Plaid Hat Tech and Games

Updates and musings about what I'm working on at Plaid Hat Games.
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Familiar Tales launches! And more on SW balance

Joseph Arthur Ellis
United States
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Microbadge: Summoner Wars fanMicrobadge: Defcon StatusMicrobadge: RaxxonMicrobadge: Ra fanMicrobadge: Star Wars: Rebellion fan
Welcome back to the Plaid Hat Tech and Games blog! Still catching my breath from our big pre-order launch yesterday, and I have some updates for you on Summoner Wars Online.

Familiar Tales

Yesterday, we launched our pre-order for Familiar Tales! It's been going well so far, and we have a wealth of content coming, a stream from us, a how to play video, and a couple preview videos from some talented creators.

If you don't know much about Jerry Hawthorne, he's our in-house master designer, who created the mega-hits Mice and Mystics and Stuffed Fables. He's an incredible storyteller and I've never been more excited for one of his games. The fantasy world it is in is great, and the mechanics Jerry landed on for taking and resolving actions is just a blast.

I've gotten to work on the app for the game, which will work much like the app for our game Forgotten Waters - mostly delivering narrative moments with full, professional voiceover, with a couple other quality-of-life functions. But this time around, I'm adding Windows and Mac clients in addition to the web site, plus in-app tutorial/setup/rules, and we're doing some really cool stuff with music that's not out of the ordinary for big-budget video games but might be unheard of in board games.

If you traditionally dislike apps in board games, I implore you to try out Forgotten Waters and Familiar Tales. In my (not so?) humble opinion, we've created a model for how to enhance a game experience without intruding on the actual on-the-table experience. Frankly, the Forgotten Waters app couldn't be simpler - it's quite a small bit of code - yet it's regularly called out as the best app ever in a board game. It's not how much it does, it's how it affects the board game experience.

Please check out our pre-order site at and consider supporting the game, or at least signing up for our newsletter so you get notified of new preview content as it arrives!

Summoner Wars - Potential Near-Term Updates

As I wrap up work with Familiar Tales, I'll be at some point moving back to Summoner Wars Online. So excited to finish taht and release it on Steam, which will also infinitely improve the web version.

But, before diving into those larger tasks in SWO, there are a couple things I'm considering doing in the short-term to improve everyone's experience.

The first is simple - eliminating 1 or 2 options for game length. We don't have enough users as of now to fill out all these out, and the 45-minute timer is not great anyway until I have a better system for seeing if somone is online, or intruding on your device more to bug you about your turn. The question is, stick with 3-day and 14-day, or just go to 3-day only? Let me know your opinion below.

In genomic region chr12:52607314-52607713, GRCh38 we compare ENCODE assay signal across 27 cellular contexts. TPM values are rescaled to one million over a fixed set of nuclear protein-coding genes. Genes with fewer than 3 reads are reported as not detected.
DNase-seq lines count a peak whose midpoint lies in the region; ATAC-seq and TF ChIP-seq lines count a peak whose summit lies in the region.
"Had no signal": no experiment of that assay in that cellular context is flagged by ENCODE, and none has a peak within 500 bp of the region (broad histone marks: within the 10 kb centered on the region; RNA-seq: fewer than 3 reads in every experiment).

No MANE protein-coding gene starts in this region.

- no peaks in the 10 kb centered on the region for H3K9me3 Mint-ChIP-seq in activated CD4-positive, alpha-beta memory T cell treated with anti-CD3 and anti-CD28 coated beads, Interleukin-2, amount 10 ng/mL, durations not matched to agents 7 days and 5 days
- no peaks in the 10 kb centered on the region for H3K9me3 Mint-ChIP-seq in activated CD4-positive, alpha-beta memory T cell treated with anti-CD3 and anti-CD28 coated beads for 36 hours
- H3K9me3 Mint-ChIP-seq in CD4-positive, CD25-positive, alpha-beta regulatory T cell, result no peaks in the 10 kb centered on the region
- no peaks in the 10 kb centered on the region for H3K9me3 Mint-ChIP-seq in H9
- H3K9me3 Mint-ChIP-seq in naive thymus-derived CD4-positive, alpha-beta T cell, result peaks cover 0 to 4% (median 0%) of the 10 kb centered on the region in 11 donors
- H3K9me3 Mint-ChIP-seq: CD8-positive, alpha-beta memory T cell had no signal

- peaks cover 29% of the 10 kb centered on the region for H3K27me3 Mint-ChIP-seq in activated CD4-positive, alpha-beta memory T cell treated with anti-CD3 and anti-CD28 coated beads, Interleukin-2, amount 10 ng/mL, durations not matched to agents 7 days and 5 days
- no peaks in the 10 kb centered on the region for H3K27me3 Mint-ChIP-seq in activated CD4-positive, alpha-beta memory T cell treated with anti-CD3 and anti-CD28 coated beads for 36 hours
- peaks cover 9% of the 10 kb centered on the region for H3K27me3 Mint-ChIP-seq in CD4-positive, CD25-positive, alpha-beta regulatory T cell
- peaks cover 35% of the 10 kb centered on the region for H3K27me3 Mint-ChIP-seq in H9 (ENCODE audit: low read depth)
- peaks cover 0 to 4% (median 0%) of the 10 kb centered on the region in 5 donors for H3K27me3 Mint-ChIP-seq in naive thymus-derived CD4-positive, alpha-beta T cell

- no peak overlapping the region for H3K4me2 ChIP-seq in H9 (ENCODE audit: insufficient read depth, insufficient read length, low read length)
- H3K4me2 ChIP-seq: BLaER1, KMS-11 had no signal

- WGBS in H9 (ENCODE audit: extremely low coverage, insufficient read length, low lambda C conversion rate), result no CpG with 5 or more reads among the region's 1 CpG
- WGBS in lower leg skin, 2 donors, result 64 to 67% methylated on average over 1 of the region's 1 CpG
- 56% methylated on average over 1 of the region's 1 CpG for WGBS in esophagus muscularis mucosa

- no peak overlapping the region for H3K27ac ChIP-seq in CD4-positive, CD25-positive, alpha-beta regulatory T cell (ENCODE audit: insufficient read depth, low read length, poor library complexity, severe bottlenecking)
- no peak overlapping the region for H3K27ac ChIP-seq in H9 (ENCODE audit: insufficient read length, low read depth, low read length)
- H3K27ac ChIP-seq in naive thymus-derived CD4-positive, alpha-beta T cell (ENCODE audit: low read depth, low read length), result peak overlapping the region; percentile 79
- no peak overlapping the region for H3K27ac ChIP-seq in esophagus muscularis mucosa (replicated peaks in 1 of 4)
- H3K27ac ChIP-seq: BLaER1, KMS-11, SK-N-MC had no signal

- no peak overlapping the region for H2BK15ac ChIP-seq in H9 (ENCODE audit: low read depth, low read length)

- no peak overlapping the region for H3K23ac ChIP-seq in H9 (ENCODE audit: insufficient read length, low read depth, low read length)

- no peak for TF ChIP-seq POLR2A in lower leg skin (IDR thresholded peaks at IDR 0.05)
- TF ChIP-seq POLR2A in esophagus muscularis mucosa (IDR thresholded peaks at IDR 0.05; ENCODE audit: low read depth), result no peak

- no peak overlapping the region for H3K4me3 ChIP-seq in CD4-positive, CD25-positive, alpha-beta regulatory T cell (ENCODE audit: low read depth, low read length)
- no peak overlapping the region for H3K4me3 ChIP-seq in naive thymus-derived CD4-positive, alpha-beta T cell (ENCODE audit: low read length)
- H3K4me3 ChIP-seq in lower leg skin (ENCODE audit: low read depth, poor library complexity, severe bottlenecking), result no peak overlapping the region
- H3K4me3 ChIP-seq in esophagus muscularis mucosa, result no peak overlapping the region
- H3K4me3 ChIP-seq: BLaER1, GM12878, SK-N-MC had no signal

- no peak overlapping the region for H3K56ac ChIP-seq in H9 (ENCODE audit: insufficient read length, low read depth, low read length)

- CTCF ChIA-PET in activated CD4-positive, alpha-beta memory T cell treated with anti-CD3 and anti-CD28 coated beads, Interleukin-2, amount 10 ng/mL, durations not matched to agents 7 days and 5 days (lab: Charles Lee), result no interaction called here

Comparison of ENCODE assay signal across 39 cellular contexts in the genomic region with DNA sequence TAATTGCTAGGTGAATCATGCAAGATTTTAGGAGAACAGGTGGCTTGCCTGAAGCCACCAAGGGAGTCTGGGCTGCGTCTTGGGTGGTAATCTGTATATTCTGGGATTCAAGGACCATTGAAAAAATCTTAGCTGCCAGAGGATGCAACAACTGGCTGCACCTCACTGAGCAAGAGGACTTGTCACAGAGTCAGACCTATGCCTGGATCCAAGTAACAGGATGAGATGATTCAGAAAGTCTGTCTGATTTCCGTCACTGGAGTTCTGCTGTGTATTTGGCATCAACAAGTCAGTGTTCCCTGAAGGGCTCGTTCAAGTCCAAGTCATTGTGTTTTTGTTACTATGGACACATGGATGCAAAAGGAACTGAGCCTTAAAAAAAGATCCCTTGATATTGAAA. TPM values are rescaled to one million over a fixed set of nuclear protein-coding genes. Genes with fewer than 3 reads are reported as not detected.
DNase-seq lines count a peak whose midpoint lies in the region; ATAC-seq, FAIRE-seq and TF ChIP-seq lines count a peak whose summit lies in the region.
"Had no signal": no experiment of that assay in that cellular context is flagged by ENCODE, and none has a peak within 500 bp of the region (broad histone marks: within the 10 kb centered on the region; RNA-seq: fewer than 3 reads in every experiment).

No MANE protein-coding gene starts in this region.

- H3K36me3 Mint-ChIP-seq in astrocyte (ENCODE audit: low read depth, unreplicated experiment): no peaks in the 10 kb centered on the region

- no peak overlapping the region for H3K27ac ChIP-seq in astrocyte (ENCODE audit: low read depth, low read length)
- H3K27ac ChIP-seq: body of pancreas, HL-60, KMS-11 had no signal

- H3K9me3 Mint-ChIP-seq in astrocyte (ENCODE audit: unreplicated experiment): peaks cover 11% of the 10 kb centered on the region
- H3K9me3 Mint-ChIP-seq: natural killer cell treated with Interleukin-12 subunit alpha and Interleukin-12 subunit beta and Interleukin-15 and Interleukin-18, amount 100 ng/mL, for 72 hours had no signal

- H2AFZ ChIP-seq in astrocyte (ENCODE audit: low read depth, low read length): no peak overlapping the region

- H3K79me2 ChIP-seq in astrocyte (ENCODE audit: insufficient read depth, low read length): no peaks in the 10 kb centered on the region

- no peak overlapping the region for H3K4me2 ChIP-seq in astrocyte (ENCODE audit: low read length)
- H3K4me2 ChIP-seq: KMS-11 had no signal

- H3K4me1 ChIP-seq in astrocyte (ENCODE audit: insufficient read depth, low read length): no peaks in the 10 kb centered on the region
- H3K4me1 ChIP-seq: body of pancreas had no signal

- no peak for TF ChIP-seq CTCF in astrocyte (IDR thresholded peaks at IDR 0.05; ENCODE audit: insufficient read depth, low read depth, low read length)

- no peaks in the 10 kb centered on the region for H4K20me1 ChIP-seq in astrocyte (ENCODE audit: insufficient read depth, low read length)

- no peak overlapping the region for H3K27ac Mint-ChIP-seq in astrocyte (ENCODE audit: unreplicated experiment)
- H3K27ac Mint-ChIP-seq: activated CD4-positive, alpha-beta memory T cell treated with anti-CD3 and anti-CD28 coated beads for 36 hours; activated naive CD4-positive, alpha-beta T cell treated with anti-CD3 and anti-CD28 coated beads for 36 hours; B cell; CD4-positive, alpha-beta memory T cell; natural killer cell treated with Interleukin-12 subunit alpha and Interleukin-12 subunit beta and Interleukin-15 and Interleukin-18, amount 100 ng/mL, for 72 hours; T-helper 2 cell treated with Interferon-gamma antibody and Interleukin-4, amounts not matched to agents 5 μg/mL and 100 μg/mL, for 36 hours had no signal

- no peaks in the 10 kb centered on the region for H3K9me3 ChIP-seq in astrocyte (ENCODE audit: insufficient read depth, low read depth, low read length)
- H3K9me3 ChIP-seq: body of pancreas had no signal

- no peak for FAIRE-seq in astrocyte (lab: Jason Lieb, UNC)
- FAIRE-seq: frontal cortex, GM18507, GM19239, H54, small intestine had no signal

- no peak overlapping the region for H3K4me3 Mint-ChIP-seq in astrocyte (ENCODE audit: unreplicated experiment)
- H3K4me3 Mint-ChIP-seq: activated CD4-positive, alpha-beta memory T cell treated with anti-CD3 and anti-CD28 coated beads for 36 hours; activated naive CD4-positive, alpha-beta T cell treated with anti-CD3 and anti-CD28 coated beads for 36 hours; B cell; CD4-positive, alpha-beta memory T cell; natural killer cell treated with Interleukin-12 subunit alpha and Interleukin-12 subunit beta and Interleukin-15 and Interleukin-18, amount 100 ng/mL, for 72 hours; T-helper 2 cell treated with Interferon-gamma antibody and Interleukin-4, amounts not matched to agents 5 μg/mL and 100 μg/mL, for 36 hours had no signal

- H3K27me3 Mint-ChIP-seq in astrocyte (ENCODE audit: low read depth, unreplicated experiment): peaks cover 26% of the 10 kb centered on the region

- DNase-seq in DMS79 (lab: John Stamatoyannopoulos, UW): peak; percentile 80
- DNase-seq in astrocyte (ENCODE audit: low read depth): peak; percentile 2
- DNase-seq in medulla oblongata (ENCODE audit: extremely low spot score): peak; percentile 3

I read through all your opinions regarding post-release fixes and balancing the meta, and I appreciate all the thoughts. We may consider some of these more elaborate plans in the future, but for now, Colby came up with an idea that I'm eager to try out as an experiment, that is the simplest idea yet. Here's the pitch (this would only affect base deck games by the way):

Every matchup has a rating. Let's say that Vanguards vs Savanna Elves is rated Vanguards+3. This would mean that, at the end of each of the Vanguard player's first 3 turns, that player gains 1 magic. These ratings are updated every 2 or 3 weeks on a schedule automatically, based on the results of previous games played. A matchup that's even does not change. A matchup that is lopsided gains +1 for the faction on the short end of that stick. Besides being implemented automatically in Summoner Wars Online multiplayer games, there is a dedicated web page where these ratings are automatically kept up to date. So whether you are playing online or in person, it's easy to implement - not just for English but for all languages.*

The pros of this strategy are: Easy to implement, flexible, keeps the digital and analog versions of the game in-sync, and is pretty clean and easy to understand. The cons are, it doesn't affect custom deck games, it doesn't allow us to fix particular problematic cards, and it leaves (for now) some of the tantalizing possibilities of experimenting with cards and deckbuilding symbols on the table.

Anyway, would love to hear your thoughts below, but it is likely I'm going to try out some version of this system in the near future - it's not necessarily permanent but the idea has a lot of merit, and since it's super-easy to implement, some version of it will at least be tried out temporarily. So I'm open to hearing if you hate the idea, but what is more helpful if how you would implement this particular idea.

*A lot of people were wondering in the last post why I had said I'd like to keep changes to numbers only, not text. Foreign partner versions are a big reason why. Once you get into localization and translation, every change to text becomes a daunting task to pull off without error or without getting versions out of sync.

I think that's enough for today! I don't have a big game design thought for you, I'm deep in the coding! Thanks for reading!
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